When he finally was able to stand, Lemon was wounded, dazed and still stoned but managed to get his battle buddy to an aid station. He didn’t stop fighting, though. He grabbed a bag of grenades and put them to good use. As he moved, he realized the section of the base was about to be overrun. So he started tossing more grenades. When he ran out of grenades once more, he began to knock out enemy soldiers, one after another, with his fists. Despite being unarmed and wounded three times, he single-handedly kept the base from being overrun by the swarms of NVA. By the time Lemon finally found another machine gun, the NVA was still on the attack so Lemon took down as many as he could until he passed out from blood loss and awesomeness. There’s only so much of either that any person could handle. When he woke up in an aid station, he started to refuse treatment or evacuation, believing other men needed assistance more than he did.
On June 15, 1971 Peter Lemon was presented with the Medal of Honor by President Richard M. Nixon at The White House. After his army service, he entered Colorado State University, graduating in 1979 with a degree in Speech. He received his Master’s of Arts in Business Administration from the University of Northern Colorado two years later, and in 1998 he was proclaimed the university’s “Humanitarian Alumni of the Year.”
Lemon is a motivational speaker, the author of the book Beyond the Medal, and executive producer of the PBS special Beyond the Medal of Honor. His book and documentary have been donated to every high school in the United States to inspire American children “to be worthy citizens.” Lemon has also run several corporations, including American Hospitality Association, Inc.; Darnell-Lemon, Inc.; and Probus, Inc.; as well as working as a semi-professional sculptor.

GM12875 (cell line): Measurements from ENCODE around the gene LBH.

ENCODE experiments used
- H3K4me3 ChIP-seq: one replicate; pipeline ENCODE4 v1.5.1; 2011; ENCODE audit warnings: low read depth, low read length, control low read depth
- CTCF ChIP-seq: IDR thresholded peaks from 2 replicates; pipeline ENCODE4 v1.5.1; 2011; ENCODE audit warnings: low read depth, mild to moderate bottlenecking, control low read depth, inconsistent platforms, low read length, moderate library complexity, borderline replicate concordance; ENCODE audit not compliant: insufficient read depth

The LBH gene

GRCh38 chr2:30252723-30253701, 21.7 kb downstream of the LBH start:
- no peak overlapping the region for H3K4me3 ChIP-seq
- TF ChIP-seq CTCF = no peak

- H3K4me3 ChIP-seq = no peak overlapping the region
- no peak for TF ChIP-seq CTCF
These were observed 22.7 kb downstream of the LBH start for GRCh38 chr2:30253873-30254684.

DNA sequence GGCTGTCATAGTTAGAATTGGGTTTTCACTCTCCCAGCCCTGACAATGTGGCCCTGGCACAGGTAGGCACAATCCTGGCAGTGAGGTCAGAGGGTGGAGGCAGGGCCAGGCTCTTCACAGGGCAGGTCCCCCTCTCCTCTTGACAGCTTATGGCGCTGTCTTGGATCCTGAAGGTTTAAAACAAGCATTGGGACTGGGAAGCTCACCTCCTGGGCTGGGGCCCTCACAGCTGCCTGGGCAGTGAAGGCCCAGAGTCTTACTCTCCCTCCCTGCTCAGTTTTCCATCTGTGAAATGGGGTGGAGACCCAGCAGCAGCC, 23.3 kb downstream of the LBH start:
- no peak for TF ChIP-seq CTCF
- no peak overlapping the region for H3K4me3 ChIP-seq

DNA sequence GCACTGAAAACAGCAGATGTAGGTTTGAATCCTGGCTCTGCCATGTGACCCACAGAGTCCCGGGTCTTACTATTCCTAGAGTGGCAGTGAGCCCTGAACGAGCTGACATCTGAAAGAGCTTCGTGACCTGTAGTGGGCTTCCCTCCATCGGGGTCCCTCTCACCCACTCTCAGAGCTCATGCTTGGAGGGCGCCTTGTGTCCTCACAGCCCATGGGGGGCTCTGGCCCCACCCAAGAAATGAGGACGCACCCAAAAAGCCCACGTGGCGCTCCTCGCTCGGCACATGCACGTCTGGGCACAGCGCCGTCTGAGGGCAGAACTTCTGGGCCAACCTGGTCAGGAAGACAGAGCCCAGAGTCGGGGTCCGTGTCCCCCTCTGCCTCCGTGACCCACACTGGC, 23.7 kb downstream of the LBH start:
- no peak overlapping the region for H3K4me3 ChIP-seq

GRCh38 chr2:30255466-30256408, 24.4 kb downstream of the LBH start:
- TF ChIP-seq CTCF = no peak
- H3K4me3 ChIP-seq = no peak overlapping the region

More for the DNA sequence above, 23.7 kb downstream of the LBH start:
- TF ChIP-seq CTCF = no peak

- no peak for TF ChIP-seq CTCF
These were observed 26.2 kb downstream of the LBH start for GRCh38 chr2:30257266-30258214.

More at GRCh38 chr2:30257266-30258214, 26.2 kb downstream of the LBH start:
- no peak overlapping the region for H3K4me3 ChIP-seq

On May 1, 2009, Lemon was presented with the “Outstanding American by Choice” award by President Barack Obama at the White House, recognizing his life of professional achievement and civic contribution. This is the first time the award was presented by the President of the United States. Lemon is an inductee in the elite Ranger Hall of Fame. A marble tribute honoring Lemon is present in Veteran’s Park in Tawas City, Michigan.
For conspicuous gallantry and intrepidity in action at the risk of his life above and beyond the call of duty. Sgt. Lemon (then Sp4c.), Company E, distinguished himself while serving as an assistant machine gunner during the defense of Fire Support Base Illingworth. When the base came under heavy enemy attack, Sgt. Lemon engaged a numerically superior enemy with machine-gun and rifle fire from his defensive position until both weapons malfunctioned. He then used hand grenades to fend off the intensified enemy attack launched in his direction. After eliminating all but one of the enemy soldiers in the immediate vicinity, he pursued and disposed of the remaining soldier in hand-to-hand combat. Despite fragment wounds from an exploding grenade, Sgt. Lemon regained his position, carried a more seriously wounded comrade to an aid station, and, as he returned, was wounded a second time by enemy fire. Disregarding his personal injuries, he moved to his position through a hail of small-arms and grenade fire. Sgt. Lemon immediately realized that the defensive sector was in danger of being overrun by the enemy and unhesitatingly assaulted the enemy soldiers by throwing hand grenades and engaging in hand-to-hand combat. He was wounded yet a third time, but his determined efforts successfully drove the enemy from the position. Securing an operable machine gun, Sgt. Lemon stood atop an embankment fully exposed to enemy fire, and placed effective fire upon the enemy until he collapsed from his multiple wounds and exhaustion. After regaining consciousness at the aid station, he refused medical evacuation until his more seriously wounded comrades had been evacuated. Sgt. Lemon’s gallantry and extraordinary heroism are in keeping with the highest traditions of the military service and reflect great credit on him, his unit, and the U.S. Army.
LOCATION OF MEDAL: WITH RECIPIENT.